1. There are a lot of people that love their volcas though.

      I’m not convinced that Behringer adding a cheesy stylophone keyboard to the basic volca design is a good thing. The volcas are sort of gimped synths, but they offer good bang for the buck. Instead of adding a fake keyboard, I’d much rather see them use the space to create a better volca.

      Look at what Behringer did with the TD-3 – it’s about the same price as a volca, but it’s bigger, has bigger controls and is better bang for the buck.

      The other concern I have about this design is that it has really limited controls for a 3-oscillator synth – so you either have very limited control or you have alternate function ‘mystery knobs’ that do three things. Either option sucks.

    2. plugins are very distant from turning it on and playing immediately

      also hardware still sounds different, maybe it doesn’t matter to you, but its fairly significant imho

      1. @Sabazios
        Agree… I do love some of the plugins but they’re utilitarian to me while hardware is a joy. I like both and on both but if I just want to get with it, it’s hardware.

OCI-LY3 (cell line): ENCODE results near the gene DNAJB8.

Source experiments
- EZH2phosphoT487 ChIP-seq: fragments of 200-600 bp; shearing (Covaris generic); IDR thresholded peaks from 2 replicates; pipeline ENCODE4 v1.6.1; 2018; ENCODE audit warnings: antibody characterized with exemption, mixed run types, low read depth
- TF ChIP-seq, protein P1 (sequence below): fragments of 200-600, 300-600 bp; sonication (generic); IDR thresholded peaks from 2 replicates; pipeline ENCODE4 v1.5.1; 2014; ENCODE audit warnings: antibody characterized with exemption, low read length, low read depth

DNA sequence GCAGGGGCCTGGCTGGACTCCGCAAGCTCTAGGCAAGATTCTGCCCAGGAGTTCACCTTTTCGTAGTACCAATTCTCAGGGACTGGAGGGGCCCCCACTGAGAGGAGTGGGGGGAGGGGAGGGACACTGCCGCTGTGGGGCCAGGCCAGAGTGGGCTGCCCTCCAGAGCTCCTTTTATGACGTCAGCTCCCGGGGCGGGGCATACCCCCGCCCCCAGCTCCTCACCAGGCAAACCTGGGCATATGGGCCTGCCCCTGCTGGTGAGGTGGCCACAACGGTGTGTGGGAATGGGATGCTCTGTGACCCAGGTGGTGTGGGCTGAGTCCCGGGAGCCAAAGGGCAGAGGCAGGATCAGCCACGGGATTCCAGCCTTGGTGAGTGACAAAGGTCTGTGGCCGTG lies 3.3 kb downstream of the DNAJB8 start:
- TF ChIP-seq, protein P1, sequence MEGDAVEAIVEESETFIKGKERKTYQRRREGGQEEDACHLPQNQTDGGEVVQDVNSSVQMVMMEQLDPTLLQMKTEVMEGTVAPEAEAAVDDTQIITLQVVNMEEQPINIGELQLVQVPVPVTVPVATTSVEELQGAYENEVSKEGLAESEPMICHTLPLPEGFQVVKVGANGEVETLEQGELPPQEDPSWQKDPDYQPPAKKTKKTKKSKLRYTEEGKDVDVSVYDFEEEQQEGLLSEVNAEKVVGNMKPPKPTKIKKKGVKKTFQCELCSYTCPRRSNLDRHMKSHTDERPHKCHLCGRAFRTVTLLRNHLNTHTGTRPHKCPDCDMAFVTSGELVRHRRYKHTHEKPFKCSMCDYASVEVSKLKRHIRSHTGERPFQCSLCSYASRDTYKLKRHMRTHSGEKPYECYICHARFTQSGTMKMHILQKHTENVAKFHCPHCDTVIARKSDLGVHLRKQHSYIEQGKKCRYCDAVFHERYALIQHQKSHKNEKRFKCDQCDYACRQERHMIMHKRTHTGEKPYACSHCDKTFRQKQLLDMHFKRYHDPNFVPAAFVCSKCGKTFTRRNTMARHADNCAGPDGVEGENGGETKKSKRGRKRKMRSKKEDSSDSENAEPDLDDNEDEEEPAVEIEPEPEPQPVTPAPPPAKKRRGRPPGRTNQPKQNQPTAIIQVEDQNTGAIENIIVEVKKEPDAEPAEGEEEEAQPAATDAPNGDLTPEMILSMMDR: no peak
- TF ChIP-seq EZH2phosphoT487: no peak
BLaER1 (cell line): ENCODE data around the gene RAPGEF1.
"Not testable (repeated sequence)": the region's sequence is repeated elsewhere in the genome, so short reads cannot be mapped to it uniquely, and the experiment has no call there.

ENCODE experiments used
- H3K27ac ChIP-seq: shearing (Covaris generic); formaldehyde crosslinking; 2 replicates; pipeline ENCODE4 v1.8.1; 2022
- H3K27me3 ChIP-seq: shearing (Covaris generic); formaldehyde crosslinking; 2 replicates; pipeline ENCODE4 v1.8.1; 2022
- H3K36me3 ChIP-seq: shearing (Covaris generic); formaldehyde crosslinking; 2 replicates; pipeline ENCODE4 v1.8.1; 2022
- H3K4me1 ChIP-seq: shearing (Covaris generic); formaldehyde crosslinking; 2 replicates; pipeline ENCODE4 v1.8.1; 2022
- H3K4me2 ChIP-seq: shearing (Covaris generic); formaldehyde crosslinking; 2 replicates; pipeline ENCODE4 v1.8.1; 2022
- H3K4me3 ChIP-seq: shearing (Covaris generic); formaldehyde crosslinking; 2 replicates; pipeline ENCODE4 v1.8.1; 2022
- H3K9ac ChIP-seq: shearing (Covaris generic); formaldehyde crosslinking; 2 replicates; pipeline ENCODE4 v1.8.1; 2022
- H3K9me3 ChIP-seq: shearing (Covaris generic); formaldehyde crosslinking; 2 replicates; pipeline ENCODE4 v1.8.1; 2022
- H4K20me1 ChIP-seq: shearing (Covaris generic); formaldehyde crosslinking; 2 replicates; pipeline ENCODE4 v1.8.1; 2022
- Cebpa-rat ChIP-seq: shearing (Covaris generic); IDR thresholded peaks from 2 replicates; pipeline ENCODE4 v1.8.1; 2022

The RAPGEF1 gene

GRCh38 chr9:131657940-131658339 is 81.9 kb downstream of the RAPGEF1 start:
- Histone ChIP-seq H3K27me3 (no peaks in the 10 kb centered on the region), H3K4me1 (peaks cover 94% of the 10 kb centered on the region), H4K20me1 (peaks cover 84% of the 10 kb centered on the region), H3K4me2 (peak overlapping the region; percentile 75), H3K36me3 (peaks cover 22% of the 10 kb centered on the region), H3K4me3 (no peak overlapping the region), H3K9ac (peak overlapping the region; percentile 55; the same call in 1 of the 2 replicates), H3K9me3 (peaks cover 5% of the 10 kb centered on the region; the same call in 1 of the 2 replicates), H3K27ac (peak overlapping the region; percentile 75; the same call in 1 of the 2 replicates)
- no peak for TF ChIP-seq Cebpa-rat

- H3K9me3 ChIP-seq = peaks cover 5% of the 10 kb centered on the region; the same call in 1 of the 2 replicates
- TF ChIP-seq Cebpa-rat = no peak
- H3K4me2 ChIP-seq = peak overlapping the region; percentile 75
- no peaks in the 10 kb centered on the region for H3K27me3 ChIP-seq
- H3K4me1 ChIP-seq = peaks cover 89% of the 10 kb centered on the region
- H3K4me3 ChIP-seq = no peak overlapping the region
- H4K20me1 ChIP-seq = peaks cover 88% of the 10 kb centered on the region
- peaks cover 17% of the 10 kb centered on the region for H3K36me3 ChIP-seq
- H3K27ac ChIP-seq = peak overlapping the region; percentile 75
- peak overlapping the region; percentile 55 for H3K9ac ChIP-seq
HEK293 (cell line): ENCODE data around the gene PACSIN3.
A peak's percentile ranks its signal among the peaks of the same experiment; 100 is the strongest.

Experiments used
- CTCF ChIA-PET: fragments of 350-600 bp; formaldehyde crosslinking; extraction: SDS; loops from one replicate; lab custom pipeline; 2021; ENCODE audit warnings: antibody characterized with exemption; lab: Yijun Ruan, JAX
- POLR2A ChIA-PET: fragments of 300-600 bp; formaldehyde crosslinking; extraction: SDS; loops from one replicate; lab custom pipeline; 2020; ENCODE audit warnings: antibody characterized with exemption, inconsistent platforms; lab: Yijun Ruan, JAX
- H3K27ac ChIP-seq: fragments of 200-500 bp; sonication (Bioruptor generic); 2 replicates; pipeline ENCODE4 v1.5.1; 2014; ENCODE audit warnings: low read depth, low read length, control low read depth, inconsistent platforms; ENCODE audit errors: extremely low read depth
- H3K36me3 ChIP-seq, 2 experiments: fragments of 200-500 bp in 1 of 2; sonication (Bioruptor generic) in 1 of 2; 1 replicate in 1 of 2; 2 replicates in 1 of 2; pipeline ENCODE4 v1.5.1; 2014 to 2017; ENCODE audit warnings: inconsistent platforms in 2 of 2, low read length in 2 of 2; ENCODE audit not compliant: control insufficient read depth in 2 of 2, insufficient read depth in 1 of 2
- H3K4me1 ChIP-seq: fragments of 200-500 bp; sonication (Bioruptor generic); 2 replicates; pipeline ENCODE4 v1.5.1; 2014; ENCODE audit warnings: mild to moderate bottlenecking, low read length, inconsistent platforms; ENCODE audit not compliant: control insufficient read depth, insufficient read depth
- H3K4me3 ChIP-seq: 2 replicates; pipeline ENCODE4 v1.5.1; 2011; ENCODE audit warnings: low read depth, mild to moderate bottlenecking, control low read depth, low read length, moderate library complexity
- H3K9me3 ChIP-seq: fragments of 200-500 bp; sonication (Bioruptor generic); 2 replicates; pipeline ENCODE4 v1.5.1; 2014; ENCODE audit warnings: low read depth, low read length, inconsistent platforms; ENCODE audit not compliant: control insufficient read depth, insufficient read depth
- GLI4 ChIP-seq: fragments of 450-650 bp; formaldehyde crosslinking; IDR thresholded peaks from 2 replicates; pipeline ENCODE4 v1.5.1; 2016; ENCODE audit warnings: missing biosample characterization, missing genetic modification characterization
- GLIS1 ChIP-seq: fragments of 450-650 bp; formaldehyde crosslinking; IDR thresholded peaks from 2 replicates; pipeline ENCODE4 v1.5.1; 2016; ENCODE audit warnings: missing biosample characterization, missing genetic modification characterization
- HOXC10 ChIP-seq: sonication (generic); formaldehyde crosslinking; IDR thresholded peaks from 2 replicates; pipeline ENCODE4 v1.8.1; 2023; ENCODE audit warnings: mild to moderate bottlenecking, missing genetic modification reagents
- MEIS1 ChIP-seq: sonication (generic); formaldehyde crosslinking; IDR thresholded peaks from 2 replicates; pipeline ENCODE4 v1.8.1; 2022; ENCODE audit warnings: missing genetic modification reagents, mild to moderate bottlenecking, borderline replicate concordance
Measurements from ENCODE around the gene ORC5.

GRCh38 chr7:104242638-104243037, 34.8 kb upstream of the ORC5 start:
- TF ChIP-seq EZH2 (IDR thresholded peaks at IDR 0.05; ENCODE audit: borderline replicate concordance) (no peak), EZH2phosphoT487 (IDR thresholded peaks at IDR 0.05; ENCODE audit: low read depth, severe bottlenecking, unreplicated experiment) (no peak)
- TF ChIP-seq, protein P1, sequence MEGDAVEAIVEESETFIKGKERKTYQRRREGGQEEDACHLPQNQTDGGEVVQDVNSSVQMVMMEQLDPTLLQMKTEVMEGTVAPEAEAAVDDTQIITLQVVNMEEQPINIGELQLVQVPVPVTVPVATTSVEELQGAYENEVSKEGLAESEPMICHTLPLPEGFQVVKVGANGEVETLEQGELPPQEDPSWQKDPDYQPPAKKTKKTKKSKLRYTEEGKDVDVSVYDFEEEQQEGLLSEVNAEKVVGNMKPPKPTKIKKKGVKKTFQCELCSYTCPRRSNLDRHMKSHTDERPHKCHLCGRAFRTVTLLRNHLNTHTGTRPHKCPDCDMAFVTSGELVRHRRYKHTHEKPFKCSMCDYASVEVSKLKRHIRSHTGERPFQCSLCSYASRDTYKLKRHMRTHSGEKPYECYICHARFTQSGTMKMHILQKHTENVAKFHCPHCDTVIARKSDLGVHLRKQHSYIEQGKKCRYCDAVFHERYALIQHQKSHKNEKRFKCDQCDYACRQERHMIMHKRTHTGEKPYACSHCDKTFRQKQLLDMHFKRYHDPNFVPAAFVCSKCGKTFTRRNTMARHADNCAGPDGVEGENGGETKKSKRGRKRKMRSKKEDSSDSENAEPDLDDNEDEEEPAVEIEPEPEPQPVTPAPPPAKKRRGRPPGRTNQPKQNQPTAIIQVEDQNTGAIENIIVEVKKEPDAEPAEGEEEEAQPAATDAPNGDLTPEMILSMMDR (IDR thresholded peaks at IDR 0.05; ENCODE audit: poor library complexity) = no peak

5. Its not small enough. I want one I can glue to a front tooth and play with a pencil eraser. I want eight so I can have a band as my grille. C’mon, smaller!

    1. I know, right?

      The Roland SE-02 is one of the best real analog mono synths ever made. It is cost effective, sounds great, and has great features, not least of which is its ability to store hundreds of patches. It’s a fantastic synth in all ways, EXCEPT FOR ITS RIDICULOUSLY SMALL SIZE!!!!

  6. This is so low end that it is good again!

    Fun little minimal synth – will maybe get one when i shop for cables, bulbs or batteries XD

  7. I think all three recent releases in this category are painfully ugly. It actually hurts just looking at them: they have none of the grace/harmony of a consistent, well-balanced visual design (not that Behringer has ever paid much attention to that). Combined with the limited number of knobs and thingamajigs, this means there isn’t much ease of function either.

    At the same time, if I had these when I was a kid, with the motion sequencer and the knob recorder and the analogue VCF and the patch memory… These seem excitingly powerful for their size and price, and if they sound just half as good as the Pro-1 or the Deepmind, they offer a great way to get started with synths. You just have to buy a lot more Gravol not to throw up every time you look at them.